All of which is respectfully submitted,

C. R. Wheat.

Major, First Special Battalion,

Louisiana Volunteers

N. G. Evans,

Brigadier-General of Confederate States of America

[Wheat Papers, in possession of Mr. Charles L. Dufour, New Orleans, Louisiana]

#82b – Capt. James H. Waters

5 01 2009

Supplemental Report

Report of Captain James Harley Waters, Fifth Virginia Volunteers


Dear Sir: I have to report to you that neither my company nor myself was at Stone Bridge on the evening of July 21 as, unser your order, I had taken my whole company near the house on the hill above the battery with instructions to search for the dead and wounded and carry them off the field.

I had with me at the battery more than two-thirds of my company, which went into the battle eighty strong and but for those sent back with the wounded and killed during the fight, I think I might have counted at the battery all but three or four.  I do not know of any that left the field without my leave.

J. H. Waters,

Captain, [West Augusta Guards] Company L,

Fifth Regiment Virginia Volunteers

Colonel Harper


Captain Waters had my consent to look after his killed and wounded as stated.  The order to march in pursuit was received after my consent was given and I could not delay to collect his company.

[John W. Daniel Papers (#158), Manuscripts Division, Special Collections Department, University of Virginia Library]

#82a – Col. James W. Allen

4 01 2009

Supplemental Report

Report of Colonel James Walkinshaw Allen, Second Virginia Infantry


Sir: I have the honor to make the following report of the operations of the regiment under my command, on Sunday, July 21.  About 1 p.m. I was directed to station my regiment on the edge of a pine thicket to support the battery immediately on my right, with directions to fire when the enemy appeared in sight over the hill, then to charge and drive them back with the bayonet.  In this position my men lay somewhat under cover of the hill for more than an hour and a half, during all of which time they were exposed to the effect of shells and shot from the enemy’s batteries, which had advanced under cover of the hill towards my left flank.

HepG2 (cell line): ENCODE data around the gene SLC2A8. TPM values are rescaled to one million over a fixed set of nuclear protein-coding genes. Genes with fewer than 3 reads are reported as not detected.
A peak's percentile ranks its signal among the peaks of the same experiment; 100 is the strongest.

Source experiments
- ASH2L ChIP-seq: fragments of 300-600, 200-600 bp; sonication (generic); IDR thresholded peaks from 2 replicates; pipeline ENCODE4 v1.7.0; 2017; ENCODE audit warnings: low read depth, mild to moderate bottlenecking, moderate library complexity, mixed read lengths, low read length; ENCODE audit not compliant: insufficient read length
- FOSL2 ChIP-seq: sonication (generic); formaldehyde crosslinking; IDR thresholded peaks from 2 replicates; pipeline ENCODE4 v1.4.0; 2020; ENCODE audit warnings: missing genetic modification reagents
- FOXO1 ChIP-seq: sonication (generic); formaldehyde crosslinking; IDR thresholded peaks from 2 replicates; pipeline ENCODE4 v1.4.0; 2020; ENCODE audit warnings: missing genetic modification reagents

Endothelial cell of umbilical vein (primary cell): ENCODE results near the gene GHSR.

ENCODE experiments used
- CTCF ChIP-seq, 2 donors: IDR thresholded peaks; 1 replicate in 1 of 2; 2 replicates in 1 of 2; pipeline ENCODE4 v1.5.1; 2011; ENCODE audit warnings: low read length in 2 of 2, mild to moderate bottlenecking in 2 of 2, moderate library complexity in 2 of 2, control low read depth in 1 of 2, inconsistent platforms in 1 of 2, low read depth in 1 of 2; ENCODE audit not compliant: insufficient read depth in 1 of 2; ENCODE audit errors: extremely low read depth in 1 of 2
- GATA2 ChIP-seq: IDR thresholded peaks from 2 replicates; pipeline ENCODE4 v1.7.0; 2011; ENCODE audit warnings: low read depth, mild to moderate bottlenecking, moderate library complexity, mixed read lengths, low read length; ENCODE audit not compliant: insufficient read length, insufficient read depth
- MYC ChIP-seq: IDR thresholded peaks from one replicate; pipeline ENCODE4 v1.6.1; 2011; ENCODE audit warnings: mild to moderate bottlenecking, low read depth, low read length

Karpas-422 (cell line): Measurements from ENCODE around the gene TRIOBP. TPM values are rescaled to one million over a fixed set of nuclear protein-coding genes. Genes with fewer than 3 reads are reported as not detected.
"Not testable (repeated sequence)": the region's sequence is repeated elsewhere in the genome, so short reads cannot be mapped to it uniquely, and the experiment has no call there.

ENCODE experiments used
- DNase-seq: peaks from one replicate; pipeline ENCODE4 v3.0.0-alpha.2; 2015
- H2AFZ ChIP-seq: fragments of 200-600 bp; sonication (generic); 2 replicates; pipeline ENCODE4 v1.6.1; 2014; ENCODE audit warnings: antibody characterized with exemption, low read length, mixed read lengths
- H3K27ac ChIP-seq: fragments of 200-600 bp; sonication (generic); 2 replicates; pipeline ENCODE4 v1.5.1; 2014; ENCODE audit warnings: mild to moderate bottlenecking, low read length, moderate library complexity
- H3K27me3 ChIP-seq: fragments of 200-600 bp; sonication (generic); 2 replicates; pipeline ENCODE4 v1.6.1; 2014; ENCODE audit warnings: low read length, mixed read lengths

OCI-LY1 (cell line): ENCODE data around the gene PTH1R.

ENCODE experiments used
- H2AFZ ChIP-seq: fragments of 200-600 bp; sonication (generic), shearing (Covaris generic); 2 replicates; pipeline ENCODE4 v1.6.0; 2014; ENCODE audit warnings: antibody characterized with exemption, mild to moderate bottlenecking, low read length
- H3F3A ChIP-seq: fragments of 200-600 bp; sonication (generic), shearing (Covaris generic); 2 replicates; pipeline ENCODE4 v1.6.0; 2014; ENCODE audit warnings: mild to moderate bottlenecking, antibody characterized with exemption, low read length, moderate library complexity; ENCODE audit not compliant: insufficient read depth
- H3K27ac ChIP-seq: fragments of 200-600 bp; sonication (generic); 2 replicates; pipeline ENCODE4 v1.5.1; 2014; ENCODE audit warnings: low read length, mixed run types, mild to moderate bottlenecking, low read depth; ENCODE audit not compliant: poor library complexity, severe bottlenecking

Many of my men and officers were wounded by explosions which took place in their immediate midst, yet they stood their ground, awaiting the approach of the infantry.  Colonel [Arthur Campbell] Cummings, on my left, met them endeavoring to turn our flank.

After advancing, two of his companies fell back through my left, which was kept in position by the coolness of Captain [William Norborne] Nelson, who gallantly maintained his position, though thus exposed to both a front fire of grape and shell, and a flank fire from the enemy’s musketry.

At this juncture, I was informed by Major [Lawson] Botts (whose coolness, energy and perseverance in ralying the men deserves special commendation) that my left was turned.  Not seeing the enemy in front, I directed that the three left companies be drawn back to meet them.  This order was partially misunderstood by the center companies for a general direction to fall back, and all the line turned.  I at once gave the order to charge, but the thicket was so close and impenetrable only a part of the right wing, under Lieutenant-Colonel [Francis] Lackland, could be formed about thirty yards in rear of their original position; I then gave the order to form in the rear of the thicket, the enemy having advanced to the position originally occupied by the left of the regiment, judging from their fire, for it was utterly impossible to see them.

At the moment Colonel [Robert T.] Preston, who was on my right and in rear of the battery, advanced, and Lieutenant-Colonel Lackland, with about 100 of my right, charged on the enemy’s battery, drove them from their pieces, and took position immediately in front of the guns, sheltering themselves as much as possible by them.  Wishing to secure one of the rifle cannon, he ordered five or six men to take it to the rear, but did not proceed more than fifty yards when the enemy opened on his right, which, being unsupported, he was compelled to retire with the few men under his command, having lost nine killed and thirty-four wounded in the charge.